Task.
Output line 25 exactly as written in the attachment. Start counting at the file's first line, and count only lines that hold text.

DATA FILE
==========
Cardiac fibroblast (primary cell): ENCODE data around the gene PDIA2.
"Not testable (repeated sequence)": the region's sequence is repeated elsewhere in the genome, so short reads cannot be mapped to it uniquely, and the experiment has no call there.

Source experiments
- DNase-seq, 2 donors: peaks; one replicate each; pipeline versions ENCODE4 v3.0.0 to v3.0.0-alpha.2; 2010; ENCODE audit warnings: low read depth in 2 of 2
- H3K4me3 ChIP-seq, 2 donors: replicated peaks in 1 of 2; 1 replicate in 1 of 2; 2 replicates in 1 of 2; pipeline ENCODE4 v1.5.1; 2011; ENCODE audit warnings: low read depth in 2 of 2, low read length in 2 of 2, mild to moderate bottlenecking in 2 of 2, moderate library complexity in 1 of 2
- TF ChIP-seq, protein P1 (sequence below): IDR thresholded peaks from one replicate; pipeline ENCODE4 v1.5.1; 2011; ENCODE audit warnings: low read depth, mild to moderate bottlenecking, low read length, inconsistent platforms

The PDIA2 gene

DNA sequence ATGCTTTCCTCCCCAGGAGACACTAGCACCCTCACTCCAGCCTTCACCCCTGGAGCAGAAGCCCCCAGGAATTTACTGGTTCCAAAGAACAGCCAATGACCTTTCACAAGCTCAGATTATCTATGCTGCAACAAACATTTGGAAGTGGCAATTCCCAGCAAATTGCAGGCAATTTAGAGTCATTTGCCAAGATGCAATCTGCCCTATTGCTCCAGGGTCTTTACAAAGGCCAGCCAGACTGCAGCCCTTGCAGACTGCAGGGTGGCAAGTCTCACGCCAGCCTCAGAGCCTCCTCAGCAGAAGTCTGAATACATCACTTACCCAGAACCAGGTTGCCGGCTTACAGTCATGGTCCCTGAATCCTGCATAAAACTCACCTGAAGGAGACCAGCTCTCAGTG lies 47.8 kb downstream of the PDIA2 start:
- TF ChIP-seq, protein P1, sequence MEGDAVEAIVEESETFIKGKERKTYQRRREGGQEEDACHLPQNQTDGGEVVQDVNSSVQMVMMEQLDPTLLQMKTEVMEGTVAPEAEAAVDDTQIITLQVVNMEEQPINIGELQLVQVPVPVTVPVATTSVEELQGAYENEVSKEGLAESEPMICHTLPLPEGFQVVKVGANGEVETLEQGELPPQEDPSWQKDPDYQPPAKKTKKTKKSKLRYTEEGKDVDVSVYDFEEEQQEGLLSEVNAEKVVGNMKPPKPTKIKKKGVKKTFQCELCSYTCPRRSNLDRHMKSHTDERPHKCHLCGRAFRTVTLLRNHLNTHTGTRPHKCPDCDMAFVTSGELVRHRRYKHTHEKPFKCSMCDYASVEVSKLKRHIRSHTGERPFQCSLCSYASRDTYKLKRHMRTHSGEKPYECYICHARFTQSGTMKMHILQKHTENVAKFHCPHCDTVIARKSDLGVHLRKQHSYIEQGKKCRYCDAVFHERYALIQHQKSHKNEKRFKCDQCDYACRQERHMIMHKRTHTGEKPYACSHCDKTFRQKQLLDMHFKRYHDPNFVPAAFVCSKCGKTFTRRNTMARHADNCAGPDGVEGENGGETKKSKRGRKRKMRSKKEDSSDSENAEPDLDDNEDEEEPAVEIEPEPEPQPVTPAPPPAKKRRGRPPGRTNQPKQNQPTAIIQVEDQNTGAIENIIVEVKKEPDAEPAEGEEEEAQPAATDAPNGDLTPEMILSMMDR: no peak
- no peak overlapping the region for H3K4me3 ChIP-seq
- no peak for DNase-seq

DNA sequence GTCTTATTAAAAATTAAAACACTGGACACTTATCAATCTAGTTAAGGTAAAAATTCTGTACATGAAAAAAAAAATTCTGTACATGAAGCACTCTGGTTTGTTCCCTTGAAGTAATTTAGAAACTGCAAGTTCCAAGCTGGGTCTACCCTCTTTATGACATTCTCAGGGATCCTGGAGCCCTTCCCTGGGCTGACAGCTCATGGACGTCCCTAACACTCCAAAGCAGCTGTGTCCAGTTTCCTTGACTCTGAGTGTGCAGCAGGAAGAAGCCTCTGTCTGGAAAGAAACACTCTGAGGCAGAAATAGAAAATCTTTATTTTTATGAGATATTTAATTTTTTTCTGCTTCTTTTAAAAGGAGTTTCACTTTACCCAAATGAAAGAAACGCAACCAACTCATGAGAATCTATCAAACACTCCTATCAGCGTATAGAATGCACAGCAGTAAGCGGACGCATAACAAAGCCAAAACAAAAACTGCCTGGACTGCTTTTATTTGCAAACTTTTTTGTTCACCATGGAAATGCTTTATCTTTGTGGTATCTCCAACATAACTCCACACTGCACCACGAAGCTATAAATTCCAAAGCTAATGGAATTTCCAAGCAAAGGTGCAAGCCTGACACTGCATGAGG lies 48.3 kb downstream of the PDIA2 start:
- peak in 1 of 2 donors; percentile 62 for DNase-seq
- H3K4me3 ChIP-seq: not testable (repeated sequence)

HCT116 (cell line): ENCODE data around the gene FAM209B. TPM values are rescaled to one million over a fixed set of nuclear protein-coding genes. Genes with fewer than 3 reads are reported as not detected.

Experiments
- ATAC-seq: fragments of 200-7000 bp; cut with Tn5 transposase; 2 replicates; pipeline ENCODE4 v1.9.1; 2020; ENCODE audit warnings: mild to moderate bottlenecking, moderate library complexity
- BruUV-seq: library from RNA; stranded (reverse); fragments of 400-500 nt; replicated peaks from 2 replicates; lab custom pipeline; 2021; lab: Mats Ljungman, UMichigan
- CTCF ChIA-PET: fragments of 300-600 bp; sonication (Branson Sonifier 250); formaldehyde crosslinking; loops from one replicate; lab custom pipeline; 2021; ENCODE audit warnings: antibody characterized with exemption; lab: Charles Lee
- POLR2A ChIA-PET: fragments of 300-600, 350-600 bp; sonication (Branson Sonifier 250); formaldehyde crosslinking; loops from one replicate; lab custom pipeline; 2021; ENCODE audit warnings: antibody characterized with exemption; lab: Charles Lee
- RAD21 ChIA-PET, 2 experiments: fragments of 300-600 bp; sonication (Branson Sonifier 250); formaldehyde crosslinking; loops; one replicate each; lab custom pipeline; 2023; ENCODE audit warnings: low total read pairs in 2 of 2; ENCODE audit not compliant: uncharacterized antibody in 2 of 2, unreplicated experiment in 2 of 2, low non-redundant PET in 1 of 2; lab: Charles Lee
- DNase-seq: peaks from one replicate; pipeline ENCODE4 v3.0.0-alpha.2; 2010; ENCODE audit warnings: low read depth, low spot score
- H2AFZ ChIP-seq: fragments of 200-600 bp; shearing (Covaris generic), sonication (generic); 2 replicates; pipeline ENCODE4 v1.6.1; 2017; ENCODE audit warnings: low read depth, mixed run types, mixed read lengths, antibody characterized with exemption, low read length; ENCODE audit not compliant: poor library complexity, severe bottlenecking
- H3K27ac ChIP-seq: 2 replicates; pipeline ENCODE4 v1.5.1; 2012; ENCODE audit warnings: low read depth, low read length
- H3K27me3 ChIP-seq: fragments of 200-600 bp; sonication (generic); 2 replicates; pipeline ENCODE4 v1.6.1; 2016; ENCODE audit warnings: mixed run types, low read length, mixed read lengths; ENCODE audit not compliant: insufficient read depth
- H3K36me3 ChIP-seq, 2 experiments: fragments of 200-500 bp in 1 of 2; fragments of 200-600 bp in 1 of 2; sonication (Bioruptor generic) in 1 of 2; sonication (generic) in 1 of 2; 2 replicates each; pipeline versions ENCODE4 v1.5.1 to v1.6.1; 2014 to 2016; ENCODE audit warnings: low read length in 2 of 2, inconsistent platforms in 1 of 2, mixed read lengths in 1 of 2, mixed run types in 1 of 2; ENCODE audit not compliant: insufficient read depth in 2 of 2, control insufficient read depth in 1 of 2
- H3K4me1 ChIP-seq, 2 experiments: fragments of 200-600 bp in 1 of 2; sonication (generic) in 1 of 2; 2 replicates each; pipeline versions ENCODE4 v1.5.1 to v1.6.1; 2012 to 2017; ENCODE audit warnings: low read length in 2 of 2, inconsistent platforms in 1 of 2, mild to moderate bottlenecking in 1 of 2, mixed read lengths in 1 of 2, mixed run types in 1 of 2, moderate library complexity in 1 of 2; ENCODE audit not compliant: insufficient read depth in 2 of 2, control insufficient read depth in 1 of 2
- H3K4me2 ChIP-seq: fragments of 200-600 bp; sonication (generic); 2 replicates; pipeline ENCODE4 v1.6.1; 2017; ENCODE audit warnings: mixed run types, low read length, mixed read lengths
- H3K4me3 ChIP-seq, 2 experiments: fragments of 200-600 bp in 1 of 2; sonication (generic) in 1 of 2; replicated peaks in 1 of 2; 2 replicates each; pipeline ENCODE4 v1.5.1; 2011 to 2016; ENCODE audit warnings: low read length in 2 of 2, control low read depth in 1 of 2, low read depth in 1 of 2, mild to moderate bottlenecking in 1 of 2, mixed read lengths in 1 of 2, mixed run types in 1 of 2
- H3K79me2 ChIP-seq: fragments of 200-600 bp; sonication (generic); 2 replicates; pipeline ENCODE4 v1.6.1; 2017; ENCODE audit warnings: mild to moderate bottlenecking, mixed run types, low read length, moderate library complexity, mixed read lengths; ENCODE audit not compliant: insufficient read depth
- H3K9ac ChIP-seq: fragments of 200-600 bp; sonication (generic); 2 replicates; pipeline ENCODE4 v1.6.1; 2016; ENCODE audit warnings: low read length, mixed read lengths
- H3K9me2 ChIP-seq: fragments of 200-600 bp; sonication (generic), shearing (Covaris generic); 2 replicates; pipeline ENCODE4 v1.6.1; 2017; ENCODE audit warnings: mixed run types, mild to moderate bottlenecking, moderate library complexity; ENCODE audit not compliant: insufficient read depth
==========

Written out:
- H3K27me3 ChIP-seq: fragments of 200-600 bp; sonication (generic); 2 replicates; pipeline ENCODE4 v1.6.1; 2016; ENCODE audit warnings: mixed run types, low read length, mixed read lengths; ENCODE audit not compliant: insufficient read depth